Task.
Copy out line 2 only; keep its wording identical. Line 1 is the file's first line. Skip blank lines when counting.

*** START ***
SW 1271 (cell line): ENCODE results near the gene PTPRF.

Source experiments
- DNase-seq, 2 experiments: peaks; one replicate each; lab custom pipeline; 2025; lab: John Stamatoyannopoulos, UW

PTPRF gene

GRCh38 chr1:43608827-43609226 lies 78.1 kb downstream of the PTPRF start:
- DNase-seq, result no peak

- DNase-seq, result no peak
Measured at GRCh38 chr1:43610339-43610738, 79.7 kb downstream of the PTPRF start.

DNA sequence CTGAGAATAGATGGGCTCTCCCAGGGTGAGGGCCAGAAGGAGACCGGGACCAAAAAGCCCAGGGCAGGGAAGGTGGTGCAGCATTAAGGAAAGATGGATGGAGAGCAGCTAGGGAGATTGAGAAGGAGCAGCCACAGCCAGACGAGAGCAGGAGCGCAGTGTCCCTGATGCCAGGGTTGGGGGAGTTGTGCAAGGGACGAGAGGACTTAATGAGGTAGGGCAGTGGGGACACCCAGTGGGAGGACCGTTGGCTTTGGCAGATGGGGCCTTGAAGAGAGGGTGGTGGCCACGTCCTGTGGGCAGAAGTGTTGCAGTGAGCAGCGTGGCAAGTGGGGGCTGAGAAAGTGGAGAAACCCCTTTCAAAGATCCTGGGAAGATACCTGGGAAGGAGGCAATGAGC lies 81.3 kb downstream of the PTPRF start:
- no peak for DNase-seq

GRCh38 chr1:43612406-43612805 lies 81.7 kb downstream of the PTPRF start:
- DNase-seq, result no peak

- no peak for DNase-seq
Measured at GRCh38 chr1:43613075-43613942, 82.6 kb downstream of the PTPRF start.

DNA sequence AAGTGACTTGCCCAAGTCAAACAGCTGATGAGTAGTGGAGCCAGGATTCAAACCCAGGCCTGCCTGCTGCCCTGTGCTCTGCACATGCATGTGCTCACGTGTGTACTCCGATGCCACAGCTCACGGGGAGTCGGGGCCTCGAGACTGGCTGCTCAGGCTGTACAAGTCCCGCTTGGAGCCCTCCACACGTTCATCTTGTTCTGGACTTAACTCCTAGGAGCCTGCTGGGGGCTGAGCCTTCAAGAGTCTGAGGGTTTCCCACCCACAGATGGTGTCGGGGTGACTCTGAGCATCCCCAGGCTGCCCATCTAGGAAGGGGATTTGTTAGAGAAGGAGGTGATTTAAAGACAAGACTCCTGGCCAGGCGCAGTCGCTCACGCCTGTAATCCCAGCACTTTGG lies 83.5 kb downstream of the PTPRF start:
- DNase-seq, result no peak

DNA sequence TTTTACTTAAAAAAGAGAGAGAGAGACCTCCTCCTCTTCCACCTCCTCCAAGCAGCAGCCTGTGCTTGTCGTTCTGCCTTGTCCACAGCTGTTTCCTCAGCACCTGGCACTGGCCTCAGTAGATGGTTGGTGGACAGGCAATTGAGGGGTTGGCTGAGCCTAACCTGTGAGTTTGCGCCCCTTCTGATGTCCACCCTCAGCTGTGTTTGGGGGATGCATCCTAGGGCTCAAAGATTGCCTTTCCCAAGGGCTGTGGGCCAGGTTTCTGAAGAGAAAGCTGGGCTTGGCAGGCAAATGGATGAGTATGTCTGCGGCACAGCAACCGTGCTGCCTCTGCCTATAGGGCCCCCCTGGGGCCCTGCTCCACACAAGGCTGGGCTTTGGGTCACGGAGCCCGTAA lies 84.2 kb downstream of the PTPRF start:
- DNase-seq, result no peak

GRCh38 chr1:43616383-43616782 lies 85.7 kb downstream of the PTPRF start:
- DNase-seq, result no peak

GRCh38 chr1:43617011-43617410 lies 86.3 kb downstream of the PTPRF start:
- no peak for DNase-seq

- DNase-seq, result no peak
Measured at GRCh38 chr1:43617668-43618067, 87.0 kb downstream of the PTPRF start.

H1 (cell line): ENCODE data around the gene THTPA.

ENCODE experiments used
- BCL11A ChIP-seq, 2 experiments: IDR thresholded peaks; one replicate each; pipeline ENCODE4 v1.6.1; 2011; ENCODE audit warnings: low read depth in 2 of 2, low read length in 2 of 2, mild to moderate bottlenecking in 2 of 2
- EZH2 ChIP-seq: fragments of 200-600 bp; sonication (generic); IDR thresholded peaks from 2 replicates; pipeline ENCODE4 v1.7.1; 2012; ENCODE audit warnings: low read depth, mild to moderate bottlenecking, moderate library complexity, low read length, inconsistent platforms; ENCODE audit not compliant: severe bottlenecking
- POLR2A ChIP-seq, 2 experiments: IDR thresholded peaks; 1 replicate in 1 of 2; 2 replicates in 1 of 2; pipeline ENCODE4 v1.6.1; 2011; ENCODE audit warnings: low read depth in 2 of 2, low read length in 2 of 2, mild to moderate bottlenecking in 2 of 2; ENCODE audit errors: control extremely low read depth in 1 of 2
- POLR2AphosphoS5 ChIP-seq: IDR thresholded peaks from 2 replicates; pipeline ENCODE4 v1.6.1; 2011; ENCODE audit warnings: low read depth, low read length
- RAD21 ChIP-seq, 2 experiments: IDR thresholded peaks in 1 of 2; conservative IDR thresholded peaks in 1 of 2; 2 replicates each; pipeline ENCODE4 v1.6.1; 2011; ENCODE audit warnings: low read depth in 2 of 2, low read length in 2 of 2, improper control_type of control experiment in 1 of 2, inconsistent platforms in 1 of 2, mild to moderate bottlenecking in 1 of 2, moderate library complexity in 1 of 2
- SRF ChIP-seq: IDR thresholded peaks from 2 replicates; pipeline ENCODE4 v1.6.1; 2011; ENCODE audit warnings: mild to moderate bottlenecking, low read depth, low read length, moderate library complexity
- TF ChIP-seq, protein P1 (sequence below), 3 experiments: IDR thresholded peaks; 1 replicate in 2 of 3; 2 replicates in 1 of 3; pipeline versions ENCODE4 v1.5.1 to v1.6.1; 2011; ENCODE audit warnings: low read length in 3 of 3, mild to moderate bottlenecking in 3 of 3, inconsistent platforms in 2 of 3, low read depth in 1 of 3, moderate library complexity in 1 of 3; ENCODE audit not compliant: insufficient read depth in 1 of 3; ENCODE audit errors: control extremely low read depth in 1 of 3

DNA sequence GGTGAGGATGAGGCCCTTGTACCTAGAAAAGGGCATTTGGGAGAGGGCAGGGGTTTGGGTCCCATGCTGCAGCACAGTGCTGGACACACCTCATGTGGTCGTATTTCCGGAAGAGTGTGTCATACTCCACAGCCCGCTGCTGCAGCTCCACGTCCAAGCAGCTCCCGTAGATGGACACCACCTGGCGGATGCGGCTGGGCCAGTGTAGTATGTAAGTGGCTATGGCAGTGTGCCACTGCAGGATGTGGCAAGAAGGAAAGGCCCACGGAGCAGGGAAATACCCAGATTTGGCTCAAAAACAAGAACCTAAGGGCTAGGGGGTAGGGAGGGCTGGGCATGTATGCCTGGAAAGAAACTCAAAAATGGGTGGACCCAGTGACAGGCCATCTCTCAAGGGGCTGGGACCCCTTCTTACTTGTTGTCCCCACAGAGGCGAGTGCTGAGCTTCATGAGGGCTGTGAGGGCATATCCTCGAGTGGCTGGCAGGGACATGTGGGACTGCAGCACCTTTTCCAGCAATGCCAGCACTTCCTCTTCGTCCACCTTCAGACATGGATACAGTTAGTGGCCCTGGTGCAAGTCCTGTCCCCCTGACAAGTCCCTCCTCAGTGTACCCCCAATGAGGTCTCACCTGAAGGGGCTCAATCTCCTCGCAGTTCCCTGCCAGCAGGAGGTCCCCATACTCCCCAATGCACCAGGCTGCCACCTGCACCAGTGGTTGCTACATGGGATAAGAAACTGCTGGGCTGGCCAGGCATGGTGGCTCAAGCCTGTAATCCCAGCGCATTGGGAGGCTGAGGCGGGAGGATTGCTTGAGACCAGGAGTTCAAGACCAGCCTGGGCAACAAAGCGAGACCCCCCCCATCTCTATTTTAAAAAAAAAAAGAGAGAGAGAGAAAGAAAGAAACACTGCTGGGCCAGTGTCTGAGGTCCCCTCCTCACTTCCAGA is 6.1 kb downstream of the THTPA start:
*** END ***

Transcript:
Source experiments